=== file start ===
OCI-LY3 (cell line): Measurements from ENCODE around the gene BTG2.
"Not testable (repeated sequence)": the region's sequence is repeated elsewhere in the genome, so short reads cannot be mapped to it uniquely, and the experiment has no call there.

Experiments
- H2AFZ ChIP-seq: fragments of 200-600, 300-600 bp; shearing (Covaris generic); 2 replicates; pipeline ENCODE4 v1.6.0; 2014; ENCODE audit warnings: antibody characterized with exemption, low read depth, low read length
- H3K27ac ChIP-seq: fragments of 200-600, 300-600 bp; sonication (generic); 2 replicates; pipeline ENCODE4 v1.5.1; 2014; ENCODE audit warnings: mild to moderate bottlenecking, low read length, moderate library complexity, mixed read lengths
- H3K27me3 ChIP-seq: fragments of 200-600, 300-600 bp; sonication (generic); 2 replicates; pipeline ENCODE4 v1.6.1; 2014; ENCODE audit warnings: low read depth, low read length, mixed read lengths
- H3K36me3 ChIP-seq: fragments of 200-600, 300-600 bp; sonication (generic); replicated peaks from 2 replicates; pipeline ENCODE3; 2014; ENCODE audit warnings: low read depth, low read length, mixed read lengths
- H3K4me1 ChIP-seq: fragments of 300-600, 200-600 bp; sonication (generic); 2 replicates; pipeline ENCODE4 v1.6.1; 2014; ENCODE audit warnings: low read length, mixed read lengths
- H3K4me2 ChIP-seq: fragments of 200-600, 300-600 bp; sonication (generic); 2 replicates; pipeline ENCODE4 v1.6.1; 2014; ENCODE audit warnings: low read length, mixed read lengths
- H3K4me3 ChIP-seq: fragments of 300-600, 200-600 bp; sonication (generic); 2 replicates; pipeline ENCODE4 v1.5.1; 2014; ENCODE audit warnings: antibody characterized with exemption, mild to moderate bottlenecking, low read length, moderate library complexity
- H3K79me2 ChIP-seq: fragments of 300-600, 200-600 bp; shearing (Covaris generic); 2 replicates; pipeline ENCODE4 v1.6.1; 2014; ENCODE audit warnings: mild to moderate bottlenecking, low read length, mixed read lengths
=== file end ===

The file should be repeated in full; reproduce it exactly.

OCI-LY3 (cell line): Measurements from ENCODE around the gene BTG2.
"Not testable (repeated sequence)": the region's sequence is repeated elsewhere in the genome, so short reads cannot be mapped to it uniquely, and the experiment has no call there.

Experiments
- H2AFZ ChIP-seq: fragments of 200-600, 300-600 bp; shearing (Covaris generic); 2 replicates; pipeline ENCODE4 v1.6.0; 2014; ENCODE audit warnings: antibody characterized with exemption, low read depth, low read length
- H3K27ac ChIP-seq: fragments of 200-600, 300-600 bp; sonication (generic); 2 replicates; pipeline ENCODE4 v1.5.1; 2014; ENCODE audit warnings: mild to moderate bottlenecking, low read length, moderate library complexity, mixed read lengths
- H3K27me3 ChIP-seq: fragments of 200-600, 300-600 bp; sonication (generic); 2 replicates; pipeline ENCODE4 v1.6.1; 2014; ENCODE audit warnings: low read depth, low read length, mixed read lengths
- H3K36me3 ChIP-seq: fragments of 200-600, 300-600 bp; sonication (generic); replicated peaks from 2 replicates; pipeline ENCODE3; 2014; ENCODE audit warnings: low read depth, low read length, mixed read lengths
- H3K4me1 ChIP-seq: fragments of 300-600, 200-600 bp; sonication (generic); 2 replicates; pipeline ENCODE4 v1.6.1; 2014; ENCODE audit warnings: low read length, mixed read lengths
- H3K4me2 ChIP-seq: fragments of 200-600, 300-600 bp; sonication (generic); 2 replicates; pipeline ENCODE4 v1.6.1; 2014; ENCODE audit warnings: low read length, mixed read lengths
- H3K4me3 ChIP-seq: fragments of 300-600, 200-600 bp; sonication (generic); 2 replicates; pipeline ENCODE4 v1.5.1; 2014; ENCODE audit warnings: antibody characterized with exemption, mild to moderate bottlenecking, low read length, moderate library complexity
- H3K79me2 ChIP-seq: fragments of 300-600, 200-600 bp; shearing (Covaris generic); 2 replicates; pipeline ENCODE4 v1.6.1; 2014; ENCODE audit warnings: mild to moderate bottlenecking, low read length, mixed read lengths